It was an attack that shaped history, leaving more than 2,400 Americans dead and forcing the United States to enter a war it had been reluctant to join.
On Saturday, the 78th anniversary of the 1941 sneak attack by Japan on Pearl Harbor, the remains of one of the survivors of the assault will be interred on his sunken ship, the USS Arizona.
Lauren Bruner, who was among the last sailors rescued from the Arizona as it exploded into flames and sank, died in September at age 98.
He had expressed in years past his wish to be buried alongside fellow sailors who died on that fateful day.
"It's a historical event and this is the last surviving crewman of the USS Arizona being returned to his ship and his shipmates," Pearl Harbor National Memorial spokesman Jay Blount told AFP.
Bruner will be the 44th USS Arizona survivor interred on the ship. The remaining three living sailors who survived the attack have asked to be laid to rest with their families.
One of them, 98-year-old Lou Conter, will be attending Saturday's memorial at the USS Arizona Memorial Park in Hawaii, alongside some 120 members of Bruner's family.
Following the late-afternoon ceremony, National Park Service and military divers will take the urn containing Bruner's ashes and lower it to his final resting place in the hull of the ship's wreckage, Blount said.
'Glad to see them'
Bruner was among six men who had gathered at the back of the doomed battleship on December 7, 1941 as Japanese warplanes bombed the ship, when a sailor on board a nearby vessel threw them a line.
The 21-year-old, who was badly burned and had been shot twice in the leg, managed to grab the rope that pulled him and his comrades to safety.
At the time, President Franklin D. Roosevelt described the surprise attack on the US Navy base near Honolulu as "a date which will live in infamy."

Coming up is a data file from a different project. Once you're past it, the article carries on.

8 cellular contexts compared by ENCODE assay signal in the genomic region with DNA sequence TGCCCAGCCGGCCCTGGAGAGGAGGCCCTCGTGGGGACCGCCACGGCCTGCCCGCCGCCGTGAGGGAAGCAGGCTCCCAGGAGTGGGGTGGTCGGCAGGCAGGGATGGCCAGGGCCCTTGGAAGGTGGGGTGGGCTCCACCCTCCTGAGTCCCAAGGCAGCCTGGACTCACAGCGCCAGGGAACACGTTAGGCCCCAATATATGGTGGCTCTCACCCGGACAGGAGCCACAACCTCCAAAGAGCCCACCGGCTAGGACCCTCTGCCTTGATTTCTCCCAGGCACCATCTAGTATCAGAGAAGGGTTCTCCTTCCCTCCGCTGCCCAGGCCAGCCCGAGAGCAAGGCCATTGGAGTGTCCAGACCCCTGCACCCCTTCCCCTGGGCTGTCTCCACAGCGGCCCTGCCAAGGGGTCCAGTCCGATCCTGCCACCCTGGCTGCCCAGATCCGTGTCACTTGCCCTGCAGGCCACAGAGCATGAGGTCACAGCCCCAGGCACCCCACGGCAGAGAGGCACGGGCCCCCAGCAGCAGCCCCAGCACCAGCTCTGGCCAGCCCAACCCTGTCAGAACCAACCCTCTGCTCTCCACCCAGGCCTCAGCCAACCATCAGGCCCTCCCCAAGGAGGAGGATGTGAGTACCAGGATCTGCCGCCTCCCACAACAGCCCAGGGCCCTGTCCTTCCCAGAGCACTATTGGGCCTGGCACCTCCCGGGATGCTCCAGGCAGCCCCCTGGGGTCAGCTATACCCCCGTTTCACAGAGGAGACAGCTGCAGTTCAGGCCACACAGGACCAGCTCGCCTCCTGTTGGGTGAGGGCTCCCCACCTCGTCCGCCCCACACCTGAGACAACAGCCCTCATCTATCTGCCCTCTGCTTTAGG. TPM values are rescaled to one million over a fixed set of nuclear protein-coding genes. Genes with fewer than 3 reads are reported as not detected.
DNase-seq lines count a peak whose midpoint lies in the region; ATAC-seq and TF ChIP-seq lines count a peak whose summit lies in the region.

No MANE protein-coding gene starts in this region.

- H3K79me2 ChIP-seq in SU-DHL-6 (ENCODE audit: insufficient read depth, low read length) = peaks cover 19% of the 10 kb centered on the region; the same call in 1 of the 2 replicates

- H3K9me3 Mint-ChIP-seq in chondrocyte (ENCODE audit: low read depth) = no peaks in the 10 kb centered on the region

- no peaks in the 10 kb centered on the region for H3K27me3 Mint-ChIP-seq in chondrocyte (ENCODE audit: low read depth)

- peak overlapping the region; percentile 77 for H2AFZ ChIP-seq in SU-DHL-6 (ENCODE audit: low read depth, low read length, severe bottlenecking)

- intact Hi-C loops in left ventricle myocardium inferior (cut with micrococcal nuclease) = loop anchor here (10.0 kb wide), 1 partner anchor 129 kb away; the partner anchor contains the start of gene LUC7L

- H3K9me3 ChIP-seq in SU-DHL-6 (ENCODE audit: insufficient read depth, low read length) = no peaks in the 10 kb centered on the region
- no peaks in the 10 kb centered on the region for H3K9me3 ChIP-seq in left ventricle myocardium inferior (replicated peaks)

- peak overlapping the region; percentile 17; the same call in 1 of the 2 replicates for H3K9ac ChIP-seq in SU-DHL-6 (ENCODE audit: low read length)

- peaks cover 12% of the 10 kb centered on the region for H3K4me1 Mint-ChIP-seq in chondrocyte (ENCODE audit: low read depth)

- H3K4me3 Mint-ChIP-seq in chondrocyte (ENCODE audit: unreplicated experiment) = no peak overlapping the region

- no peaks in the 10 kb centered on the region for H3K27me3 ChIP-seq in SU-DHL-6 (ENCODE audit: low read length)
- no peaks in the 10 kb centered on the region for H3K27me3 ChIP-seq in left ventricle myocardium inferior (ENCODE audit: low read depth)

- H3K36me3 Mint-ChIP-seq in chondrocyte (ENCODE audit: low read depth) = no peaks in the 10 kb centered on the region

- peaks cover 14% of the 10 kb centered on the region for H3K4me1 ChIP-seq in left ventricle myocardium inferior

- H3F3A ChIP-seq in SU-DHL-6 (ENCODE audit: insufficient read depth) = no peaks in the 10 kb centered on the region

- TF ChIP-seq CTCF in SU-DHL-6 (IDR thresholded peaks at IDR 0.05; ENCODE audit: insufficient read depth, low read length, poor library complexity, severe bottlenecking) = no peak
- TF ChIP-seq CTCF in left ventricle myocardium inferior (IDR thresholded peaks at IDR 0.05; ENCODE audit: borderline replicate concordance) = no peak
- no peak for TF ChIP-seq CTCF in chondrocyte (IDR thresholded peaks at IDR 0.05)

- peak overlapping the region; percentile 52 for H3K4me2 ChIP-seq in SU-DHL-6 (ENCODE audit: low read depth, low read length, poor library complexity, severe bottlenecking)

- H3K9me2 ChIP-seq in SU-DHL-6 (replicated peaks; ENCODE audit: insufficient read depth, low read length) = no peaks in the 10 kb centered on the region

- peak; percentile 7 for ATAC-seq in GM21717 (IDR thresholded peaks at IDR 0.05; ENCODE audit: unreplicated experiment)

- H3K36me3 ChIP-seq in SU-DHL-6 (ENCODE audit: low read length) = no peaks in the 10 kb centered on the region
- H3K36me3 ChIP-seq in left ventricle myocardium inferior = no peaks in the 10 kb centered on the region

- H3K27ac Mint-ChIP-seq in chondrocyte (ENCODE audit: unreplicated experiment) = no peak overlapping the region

A total of 1,177 sailors and Marines on board the USS Arizona were killed and more than 900 could not be recovered from the ship, according to the National Park Service.
Bruner went on to fight after recovering from his injuries, taking part in battles in the Aleutian Islands and in the South Pacific. He retired from the Navy in 1947.
He explained his decision to have the urn containing his cremated remains interred in the sunken ship during a 2014 news conference.
"Well, I studied it for a long time," Stars and Stripes quoted him as saying. "All my family and friends have been buried in various places, cemeteries.
"But it seems like after a while, nobody pays attention to them anymore after about five years. I hope that a lot of people will still be coming to the Arizona. I would be glad to see them."
Saturday's ceremony will be taking place three days after a disgruntled sailor at a Pearl Harbor navy base shot dead two people before killing himself.
Another shooter -- a Saudi military trainee -- on Friday opened fire at a navy base in Florida, killing three people before he was gunned down.
Officials said security will be beefed up during the Saturday ceremony to mark the Pearl Harbor attack's anniversary.